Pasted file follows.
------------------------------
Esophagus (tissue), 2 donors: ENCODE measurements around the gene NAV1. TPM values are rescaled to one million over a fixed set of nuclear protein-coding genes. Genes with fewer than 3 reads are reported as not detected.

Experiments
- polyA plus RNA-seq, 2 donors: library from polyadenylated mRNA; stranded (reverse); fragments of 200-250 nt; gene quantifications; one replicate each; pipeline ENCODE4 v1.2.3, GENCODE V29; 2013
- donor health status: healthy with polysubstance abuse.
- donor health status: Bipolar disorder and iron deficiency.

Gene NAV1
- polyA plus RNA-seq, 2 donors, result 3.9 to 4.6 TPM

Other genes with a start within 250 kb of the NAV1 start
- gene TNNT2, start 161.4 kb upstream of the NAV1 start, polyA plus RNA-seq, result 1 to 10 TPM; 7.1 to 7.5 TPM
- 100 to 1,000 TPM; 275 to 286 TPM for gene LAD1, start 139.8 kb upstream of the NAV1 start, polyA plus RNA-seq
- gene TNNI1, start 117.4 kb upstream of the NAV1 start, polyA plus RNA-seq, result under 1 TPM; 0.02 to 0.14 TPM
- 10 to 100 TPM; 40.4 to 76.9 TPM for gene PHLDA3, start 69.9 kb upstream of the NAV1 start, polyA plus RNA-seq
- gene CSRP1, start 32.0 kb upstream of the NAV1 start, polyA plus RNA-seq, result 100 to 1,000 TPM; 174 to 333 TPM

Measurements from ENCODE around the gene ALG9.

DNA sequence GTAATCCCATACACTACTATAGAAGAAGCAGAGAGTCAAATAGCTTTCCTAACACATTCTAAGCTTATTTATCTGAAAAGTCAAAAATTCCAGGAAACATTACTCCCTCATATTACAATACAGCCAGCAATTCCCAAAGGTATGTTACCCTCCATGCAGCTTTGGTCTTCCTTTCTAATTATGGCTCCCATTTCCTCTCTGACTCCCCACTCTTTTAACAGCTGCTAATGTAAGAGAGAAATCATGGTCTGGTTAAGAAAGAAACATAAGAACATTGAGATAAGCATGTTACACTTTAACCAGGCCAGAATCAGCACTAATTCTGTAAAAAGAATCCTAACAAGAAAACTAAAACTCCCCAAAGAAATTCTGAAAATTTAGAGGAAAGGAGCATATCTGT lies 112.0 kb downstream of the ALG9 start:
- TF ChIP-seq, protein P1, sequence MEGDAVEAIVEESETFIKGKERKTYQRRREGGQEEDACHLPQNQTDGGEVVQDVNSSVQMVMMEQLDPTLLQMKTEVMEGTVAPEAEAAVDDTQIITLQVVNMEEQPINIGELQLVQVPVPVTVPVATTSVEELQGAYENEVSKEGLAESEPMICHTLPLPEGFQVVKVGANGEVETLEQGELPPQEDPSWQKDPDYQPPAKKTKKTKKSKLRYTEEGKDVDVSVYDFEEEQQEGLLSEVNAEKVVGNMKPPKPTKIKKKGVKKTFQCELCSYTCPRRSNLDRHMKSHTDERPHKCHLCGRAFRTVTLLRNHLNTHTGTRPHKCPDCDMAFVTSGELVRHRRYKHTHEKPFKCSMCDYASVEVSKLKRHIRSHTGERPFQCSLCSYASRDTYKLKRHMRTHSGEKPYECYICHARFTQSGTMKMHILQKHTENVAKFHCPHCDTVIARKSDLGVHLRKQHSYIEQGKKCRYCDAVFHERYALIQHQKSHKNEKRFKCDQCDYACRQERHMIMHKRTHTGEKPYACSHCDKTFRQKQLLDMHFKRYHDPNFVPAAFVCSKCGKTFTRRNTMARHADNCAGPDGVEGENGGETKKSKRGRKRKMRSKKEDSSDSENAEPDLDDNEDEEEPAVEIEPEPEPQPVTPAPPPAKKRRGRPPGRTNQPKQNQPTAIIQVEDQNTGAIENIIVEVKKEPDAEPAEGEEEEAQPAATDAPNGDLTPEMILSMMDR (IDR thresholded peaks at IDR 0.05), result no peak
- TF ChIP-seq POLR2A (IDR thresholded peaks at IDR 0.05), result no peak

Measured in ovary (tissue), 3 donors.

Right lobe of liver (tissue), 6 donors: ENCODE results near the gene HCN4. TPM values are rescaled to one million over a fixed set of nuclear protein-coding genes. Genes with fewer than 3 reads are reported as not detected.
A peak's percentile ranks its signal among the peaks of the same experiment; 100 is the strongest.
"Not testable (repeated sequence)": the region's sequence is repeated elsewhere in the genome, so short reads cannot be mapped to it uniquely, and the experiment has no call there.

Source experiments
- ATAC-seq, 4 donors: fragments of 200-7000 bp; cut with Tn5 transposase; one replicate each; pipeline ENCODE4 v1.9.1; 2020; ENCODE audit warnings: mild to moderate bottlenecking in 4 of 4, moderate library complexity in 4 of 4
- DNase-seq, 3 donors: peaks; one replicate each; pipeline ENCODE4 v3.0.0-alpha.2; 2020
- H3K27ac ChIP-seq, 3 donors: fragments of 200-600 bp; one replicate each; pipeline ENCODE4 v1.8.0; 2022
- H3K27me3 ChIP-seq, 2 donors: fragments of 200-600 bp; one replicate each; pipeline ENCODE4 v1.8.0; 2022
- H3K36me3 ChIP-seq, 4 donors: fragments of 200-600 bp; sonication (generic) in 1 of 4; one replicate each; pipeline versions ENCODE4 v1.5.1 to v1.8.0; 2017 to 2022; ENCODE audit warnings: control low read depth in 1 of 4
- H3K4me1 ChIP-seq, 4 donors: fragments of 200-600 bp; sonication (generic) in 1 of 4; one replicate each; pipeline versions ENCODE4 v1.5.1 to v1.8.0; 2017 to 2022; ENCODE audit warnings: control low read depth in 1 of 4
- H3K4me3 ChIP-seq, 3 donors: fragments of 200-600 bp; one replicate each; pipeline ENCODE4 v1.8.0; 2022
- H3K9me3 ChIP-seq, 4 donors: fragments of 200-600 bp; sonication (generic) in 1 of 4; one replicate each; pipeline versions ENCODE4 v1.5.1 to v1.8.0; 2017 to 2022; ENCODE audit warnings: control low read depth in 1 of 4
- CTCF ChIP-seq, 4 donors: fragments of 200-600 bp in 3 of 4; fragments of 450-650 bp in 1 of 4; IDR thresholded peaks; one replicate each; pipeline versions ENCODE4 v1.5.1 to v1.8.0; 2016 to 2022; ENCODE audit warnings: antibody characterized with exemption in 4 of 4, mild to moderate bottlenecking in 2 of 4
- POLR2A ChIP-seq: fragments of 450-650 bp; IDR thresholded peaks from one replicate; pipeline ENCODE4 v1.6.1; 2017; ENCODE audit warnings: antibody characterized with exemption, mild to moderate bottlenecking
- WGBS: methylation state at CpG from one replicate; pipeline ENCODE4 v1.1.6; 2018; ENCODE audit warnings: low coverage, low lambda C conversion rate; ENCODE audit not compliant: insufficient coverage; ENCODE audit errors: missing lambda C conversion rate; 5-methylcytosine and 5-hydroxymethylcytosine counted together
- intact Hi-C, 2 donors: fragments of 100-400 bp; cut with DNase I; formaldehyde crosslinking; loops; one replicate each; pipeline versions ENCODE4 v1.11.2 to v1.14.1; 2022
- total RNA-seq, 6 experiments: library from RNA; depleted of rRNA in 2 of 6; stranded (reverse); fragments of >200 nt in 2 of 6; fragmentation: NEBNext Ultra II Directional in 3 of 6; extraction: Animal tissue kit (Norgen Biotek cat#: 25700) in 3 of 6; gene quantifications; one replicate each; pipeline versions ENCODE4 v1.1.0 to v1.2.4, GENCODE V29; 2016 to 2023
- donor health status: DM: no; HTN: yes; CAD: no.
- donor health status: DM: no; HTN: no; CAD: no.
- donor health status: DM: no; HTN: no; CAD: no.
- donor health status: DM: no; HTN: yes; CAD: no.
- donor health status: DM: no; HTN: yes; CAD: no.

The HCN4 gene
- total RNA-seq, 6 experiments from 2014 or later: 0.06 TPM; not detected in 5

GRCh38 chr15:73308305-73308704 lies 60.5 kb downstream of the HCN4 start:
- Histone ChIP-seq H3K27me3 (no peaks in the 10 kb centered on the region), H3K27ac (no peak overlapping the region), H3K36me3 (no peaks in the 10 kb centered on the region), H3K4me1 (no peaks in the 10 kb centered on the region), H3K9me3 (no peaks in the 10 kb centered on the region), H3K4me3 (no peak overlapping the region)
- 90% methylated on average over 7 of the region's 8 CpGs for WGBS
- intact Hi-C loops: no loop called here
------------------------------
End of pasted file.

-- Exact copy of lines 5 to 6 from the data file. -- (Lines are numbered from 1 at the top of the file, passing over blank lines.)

- donor health status: Bipolar disorder and iron deficiency.

Gene NAV1